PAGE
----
Really 4.5 stars*
Fallen idols and a loss of boyish optimism and innocence are the heart of this second installment in the Queen’s Thief series. Eugenides must come to terms with facing the ultimate betrayal by a loved one. Those traumatic experiences harden him, forcing him to develop his gift in new ways… for use in intrigue and political gain as well as for his own personal wellbeing.
While I did like how the events in the story unfolded—how certain scenes were constructed like mirror images to highlight similar aspects of character—I thought the story was somewhat predictable in terms of the various alliances made and the role of the gods. I also missed the Eugenides from The Thief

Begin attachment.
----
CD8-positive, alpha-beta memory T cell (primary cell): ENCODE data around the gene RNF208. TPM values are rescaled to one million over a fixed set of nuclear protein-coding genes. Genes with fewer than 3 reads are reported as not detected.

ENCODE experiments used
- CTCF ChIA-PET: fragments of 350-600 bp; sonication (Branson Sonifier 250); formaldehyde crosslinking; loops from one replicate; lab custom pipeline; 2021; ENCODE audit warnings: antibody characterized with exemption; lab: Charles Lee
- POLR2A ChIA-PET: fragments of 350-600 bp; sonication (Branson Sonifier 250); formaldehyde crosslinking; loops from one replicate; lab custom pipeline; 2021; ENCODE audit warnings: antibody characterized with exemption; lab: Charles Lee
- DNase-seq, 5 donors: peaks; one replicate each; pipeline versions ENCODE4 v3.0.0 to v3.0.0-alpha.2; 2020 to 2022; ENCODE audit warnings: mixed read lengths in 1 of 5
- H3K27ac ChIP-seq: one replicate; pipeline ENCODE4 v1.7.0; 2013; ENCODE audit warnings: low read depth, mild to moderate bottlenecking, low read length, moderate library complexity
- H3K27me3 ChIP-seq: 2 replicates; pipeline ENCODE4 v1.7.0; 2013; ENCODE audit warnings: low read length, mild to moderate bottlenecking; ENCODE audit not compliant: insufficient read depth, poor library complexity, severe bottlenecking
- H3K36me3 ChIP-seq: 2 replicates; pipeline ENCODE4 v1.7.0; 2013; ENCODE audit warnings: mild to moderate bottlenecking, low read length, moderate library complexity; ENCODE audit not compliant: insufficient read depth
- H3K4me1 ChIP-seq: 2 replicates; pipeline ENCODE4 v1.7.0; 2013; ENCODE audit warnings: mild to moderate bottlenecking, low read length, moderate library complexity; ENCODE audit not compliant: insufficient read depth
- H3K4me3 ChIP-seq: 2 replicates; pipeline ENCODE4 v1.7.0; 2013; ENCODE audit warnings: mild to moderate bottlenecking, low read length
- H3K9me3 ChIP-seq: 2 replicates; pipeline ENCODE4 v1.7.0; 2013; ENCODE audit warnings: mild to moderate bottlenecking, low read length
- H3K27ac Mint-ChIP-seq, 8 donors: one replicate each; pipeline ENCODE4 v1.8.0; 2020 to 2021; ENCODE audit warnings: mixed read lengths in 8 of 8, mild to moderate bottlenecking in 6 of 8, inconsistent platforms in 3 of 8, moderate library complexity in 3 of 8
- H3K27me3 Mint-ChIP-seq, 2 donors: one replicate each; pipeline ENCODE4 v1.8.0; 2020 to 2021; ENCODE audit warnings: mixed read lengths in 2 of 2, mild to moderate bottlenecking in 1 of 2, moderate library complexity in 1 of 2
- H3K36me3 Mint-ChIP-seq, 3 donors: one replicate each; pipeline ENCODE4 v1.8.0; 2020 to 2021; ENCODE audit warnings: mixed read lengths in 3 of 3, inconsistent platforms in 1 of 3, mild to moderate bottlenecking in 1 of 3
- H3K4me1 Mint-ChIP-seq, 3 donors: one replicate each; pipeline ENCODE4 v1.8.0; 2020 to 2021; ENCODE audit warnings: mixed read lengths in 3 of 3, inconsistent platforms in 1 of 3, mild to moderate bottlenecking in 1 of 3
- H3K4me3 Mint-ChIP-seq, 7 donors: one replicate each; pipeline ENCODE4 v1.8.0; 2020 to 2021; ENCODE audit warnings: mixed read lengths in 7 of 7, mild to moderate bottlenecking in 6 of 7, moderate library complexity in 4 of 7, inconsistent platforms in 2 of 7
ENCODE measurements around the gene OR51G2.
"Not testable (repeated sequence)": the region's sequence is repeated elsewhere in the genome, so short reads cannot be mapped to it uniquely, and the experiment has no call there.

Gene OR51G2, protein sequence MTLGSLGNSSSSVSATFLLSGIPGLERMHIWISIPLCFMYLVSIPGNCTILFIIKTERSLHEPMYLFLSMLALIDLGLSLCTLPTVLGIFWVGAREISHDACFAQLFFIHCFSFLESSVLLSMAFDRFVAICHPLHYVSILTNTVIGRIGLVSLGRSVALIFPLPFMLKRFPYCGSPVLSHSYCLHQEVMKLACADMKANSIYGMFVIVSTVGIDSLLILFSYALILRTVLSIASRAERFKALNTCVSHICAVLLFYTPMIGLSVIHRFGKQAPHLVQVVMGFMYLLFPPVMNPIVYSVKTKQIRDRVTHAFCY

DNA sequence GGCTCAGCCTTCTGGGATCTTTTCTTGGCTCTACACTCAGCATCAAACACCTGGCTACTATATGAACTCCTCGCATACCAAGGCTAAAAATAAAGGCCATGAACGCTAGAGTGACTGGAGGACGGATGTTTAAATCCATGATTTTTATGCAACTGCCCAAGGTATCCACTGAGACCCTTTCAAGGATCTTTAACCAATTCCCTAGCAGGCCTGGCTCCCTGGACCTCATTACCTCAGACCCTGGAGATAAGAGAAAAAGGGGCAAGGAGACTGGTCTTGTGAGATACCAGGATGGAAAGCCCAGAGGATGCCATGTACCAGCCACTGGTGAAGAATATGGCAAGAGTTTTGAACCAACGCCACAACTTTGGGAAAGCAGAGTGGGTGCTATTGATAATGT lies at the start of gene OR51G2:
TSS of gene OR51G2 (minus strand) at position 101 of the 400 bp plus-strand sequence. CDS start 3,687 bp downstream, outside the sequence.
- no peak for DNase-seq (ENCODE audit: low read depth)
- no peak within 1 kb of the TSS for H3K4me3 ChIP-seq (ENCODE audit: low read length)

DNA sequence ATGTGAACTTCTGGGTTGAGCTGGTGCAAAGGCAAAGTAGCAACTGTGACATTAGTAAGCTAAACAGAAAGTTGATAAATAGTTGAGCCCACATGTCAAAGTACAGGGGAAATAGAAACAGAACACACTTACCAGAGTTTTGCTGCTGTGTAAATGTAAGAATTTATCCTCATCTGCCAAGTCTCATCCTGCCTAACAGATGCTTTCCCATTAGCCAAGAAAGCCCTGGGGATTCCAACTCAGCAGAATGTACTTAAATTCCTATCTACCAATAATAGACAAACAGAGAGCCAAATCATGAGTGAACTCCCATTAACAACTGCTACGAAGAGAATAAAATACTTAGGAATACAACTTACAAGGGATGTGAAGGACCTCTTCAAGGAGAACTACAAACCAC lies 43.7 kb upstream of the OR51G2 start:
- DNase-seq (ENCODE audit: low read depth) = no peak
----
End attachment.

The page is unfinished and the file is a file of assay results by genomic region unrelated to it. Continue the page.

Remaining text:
… his swagger and smug demeanor, not to mention those acerbic witty comments of his… like little slips of a penknife. This new Eugenides is more subdued and initially is not as confident in his skin. His wit becomes subtle, appearing in his plans and actions rather than speech. But actually, this shift in character was rather well done.
All in all, I still feel that this is one of the better ya fantasy series out there. Though slightly predicable, the writing is great: The fun being in the journey not just those final concluding moments.